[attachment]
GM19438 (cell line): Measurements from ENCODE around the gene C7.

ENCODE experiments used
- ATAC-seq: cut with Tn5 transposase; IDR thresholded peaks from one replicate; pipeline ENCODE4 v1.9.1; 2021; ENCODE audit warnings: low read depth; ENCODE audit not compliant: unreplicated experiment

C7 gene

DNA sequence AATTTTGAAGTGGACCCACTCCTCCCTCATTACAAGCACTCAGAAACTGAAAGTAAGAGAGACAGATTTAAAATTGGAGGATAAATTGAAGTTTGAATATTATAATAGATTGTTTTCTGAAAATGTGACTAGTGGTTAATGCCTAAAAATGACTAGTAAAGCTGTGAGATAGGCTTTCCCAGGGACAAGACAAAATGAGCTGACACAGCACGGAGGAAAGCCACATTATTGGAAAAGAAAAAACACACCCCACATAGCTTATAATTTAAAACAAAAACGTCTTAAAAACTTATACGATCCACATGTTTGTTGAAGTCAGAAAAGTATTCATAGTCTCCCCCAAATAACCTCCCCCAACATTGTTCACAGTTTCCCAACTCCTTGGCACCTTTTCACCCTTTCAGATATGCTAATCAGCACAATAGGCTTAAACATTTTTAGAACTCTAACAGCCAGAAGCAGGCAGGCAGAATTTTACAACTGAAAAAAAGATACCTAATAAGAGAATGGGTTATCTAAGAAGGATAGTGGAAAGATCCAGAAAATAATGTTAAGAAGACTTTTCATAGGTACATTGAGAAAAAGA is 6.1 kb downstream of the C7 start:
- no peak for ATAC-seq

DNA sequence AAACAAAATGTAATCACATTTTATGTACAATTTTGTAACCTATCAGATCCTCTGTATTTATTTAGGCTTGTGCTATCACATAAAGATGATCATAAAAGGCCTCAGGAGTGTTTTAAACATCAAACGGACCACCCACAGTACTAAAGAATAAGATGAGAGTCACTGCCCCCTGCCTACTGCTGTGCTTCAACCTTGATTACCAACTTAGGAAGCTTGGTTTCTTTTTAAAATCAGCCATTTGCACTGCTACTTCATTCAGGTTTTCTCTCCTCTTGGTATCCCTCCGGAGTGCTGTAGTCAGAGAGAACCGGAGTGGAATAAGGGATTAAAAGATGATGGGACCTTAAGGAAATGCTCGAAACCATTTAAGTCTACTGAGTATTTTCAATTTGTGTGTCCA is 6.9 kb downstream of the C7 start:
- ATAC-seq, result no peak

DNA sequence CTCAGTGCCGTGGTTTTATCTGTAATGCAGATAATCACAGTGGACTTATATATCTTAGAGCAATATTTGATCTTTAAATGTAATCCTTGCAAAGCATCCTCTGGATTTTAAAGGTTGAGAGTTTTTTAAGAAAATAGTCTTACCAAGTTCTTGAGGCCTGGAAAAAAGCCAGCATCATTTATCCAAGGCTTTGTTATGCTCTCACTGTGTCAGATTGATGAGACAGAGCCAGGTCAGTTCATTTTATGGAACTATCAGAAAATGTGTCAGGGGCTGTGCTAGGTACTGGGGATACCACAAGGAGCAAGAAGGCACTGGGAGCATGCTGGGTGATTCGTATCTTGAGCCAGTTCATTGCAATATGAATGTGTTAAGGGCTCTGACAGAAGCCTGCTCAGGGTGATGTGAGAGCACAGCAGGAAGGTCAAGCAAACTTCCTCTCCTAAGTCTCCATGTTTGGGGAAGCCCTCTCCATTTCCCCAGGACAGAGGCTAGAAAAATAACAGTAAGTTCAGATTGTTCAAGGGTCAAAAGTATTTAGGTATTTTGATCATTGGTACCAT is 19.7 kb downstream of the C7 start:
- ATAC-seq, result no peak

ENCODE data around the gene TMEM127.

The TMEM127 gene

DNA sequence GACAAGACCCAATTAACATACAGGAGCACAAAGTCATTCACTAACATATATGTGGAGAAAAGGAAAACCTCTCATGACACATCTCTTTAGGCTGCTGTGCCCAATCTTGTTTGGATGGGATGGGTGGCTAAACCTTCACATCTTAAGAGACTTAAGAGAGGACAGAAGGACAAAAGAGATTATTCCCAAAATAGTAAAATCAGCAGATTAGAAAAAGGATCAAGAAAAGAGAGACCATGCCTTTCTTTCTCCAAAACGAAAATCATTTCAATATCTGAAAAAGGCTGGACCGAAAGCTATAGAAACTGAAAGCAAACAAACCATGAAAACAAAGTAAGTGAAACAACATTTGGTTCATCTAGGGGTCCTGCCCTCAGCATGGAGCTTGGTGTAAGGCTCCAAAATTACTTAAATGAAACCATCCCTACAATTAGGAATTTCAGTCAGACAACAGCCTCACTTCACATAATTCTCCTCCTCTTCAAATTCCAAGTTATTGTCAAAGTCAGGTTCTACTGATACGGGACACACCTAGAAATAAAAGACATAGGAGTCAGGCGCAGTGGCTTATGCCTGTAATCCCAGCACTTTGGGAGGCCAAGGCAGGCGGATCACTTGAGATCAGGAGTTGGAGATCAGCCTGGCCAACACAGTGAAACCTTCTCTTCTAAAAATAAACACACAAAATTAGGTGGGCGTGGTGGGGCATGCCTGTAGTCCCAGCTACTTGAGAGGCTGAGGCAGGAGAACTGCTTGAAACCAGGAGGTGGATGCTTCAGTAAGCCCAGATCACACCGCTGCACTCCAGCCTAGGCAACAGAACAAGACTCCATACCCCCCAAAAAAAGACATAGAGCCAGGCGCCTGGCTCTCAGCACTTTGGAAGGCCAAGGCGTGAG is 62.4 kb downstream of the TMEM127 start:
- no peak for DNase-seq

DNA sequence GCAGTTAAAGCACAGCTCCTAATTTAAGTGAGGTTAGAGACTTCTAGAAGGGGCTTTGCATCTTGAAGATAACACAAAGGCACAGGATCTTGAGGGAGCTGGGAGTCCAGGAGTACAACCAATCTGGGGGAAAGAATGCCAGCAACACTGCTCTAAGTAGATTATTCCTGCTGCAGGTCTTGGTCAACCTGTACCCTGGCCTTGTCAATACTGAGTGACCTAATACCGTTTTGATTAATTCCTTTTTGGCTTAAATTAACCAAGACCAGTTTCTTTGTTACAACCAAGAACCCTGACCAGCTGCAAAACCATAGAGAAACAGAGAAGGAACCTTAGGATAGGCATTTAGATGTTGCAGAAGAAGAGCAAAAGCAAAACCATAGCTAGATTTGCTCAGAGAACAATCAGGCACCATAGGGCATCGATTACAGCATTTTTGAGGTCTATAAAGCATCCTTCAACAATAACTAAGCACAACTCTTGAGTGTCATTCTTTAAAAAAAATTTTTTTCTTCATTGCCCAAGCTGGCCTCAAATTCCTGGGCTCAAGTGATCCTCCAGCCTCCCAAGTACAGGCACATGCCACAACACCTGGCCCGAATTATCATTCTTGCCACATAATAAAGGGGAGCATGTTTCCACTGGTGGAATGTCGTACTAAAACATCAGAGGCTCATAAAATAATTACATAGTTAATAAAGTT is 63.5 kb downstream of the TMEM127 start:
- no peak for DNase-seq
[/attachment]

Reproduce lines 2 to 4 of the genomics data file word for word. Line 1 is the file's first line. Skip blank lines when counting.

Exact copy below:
ENCODE experiments used
- ATAC-seq: cut with Tn5 transposase; IDR thresholded peaks from one replicate; pipeline ENCODE4 v1.9.1; 2021; ENCODE audit warnings: low read depth; ENCODE audit not compliant: unreplicated experiment

C7 gene